When kids can’t fake it or cram for it
How to raise an emotionally intelligent child
This column has been paying attention to curriculum, since it’s the school year. But not to school curriculum. To parenting curriculum. This is the stuff we need to teach our children because they don’t learn it in school, and it’s important. Maybe even more important than history and geography. That they can Google 24/7. But you can’t Google emotional intelligence, sometimes dubbed EQ. You can’t fake it, you can’t cram for it, and it’s pretty hard to learn once you’re grown up. All of which make the stakes pretty high on raising a child with EQ. So how to? The easy part is knowing what
not to do. This will seem pathetically obvious to most readers. The first not-do is parenting that does not engage with children’s feelings. Many of us were raised that way. I’m not sure that neither of my parents ever knew I had feelings, and if that awkward situation presented itself, they were sure to run the other way. Perhaps because their own feelings were so appalling to them. And each other. But that’s a story for another day, kiddies. You can love your kids to bits, but not attending to their feelings denies them the opportunity to learn to navigate their feelings. The kicker here is research has linked fathers’ involvement in the EQ curriculum with kids’ emotional maturity. In some families mom does the heavy lifting in this department — which can work. But kids whose dads coach them about how to deal with feelings are kids who grow up resilient and emotionally flexible.
The second not-do is the mirror image of the first. This sounds like: My daughter is my best friend.… She tells me everything.… My son doesn’t open up to anyone but me…. When talking to one’s child who is in distress, it includes offers that sound like this:
“I’ll call the teacher/principal and sort this out.”
“I’ll call the camp and make sure that kid isn’t in your cabin.… Isn’t allowed to.: “I’ll call his/her mother and.…” The problem with these offers is they don’t grow children’s capacity. They do the opposite. They express doubt in the child’s capacity.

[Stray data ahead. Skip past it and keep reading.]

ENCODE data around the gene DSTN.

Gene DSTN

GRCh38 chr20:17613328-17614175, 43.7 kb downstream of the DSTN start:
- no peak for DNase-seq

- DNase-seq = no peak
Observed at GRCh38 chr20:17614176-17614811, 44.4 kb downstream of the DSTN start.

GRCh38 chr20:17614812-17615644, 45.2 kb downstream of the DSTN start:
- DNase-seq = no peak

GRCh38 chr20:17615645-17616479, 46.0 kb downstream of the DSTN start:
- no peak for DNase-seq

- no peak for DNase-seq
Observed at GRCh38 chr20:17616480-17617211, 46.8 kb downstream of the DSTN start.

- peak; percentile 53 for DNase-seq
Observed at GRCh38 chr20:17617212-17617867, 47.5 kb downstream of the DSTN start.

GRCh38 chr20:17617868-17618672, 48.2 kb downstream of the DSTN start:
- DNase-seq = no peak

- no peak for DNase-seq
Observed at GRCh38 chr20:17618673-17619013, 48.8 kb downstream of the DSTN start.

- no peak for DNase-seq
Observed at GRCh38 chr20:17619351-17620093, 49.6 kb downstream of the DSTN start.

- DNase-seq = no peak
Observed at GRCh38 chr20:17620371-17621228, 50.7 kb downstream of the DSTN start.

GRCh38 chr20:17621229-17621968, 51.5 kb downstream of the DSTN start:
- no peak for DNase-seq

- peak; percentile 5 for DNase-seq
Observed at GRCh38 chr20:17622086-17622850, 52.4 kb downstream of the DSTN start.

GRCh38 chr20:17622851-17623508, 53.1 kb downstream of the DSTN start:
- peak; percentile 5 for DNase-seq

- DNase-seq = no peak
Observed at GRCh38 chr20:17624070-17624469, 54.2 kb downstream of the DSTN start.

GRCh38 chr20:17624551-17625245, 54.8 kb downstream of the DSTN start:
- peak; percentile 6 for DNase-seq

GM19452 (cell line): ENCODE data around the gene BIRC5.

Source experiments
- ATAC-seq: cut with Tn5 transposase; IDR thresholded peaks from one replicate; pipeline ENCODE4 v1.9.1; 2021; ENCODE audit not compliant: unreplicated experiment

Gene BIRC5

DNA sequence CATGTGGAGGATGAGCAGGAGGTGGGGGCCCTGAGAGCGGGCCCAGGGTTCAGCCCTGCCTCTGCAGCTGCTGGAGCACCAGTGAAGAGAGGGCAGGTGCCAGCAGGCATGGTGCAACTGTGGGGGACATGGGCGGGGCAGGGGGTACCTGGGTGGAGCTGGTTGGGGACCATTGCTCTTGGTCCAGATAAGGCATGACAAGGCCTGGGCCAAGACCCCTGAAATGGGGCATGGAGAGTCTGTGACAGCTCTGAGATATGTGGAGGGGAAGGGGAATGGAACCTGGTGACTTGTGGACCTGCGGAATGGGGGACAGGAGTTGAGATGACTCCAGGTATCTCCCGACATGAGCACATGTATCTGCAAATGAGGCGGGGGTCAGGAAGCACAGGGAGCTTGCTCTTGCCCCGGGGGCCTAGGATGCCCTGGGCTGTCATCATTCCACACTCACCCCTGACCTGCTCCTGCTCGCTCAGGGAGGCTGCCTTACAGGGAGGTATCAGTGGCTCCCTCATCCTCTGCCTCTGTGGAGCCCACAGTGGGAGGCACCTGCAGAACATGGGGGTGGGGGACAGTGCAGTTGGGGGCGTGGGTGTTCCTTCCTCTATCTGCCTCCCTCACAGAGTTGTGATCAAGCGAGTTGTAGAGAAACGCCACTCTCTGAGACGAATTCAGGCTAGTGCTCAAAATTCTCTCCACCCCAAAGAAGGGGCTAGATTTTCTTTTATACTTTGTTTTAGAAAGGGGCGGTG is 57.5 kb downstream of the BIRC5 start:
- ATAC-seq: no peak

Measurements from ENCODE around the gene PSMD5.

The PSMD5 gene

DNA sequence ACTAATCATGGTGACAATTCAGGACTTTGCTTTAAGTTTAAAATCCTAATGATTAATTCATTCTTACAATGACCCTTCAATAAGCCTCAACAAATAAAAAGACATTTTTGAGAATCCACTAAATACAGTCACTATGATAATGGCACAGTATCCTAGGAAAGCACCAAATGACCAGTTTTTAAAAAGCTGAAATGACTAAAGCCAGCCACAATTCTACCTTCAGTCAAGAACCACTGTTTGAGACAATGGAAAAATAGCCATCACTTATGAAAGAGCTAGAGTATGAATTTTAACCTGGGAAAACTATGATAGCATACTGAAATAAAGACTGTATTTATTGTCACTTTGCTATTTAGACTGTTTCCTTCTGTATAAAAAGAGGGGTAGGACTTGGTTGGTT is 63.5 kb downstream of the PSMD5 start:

We all want to run protection for our kids because we’re Mama Bear. Look at me: A friend had to
stop me from calling the School of Graduate Studies at Columbia University when my (then) 25 –year-old daughter wasn’t having the experience I thought she should have there. Argh! It was awful. For me. I hated not being able to fix it for her.
And that is the core lesson of raising a child with EQ. Don’t fix it. Teach them to fix it. Step One is being an empathic listener. When kids are sad or angry or frustrated, it sounds like: “That’s hard.… You sound sad.… I feel for you.” It’s about taking time to listen empathically without offering judgment or solutions. Caring listening. Empathy. For kids who have trouble knowing their feelings, sometimes a “fishing” expedition helps: “It sounds like you might be feeling mad … sad … frustrated.…” Oftentimes when we’re talking with a child who doesn’t know his feelings, if we give him words and make an accurate guess, he is then able to acknowledge the feeling and label it himself. So Step One is teaching our kids to name their feelings, to bring them into awareness. Being able to talk about their feelings is foundational for EQ.
Step Two is coaching your child to solve her problem. Like any other kind of coaching, coaching for EQ takes time and commitment. Quicker to do it yourself than sit with your child and ask: “How do you think you might solve that problem?” Sports coaches don’t get on the field. They plan strategy and teach skills to their players before the game and then debrief afterwards.
And sometimes it comes down to how we set limits. As parents, many of us are fond of the moving target. We set a limit and our junior litigator is so convincing, and so persistent, we fade at the finish line. When we give in on limits, our kids learn to be emotionally inflexible. We moved, they didn’t. They failed to accept a limit. That’s what they learned to do. Instead, when we set a limit, and they push back, we need to go back to Step One: listening empathically. Encourage them to vent all their ugly feelings about this terrible limit. Help them label their feelings. Acknowledge them. And then move on. This grows resilience, which is core to EQ. They know their feelings, they’re mad, they move on. Shazam! You did it!
Giving in on limits can teach kids to be emotionally flexible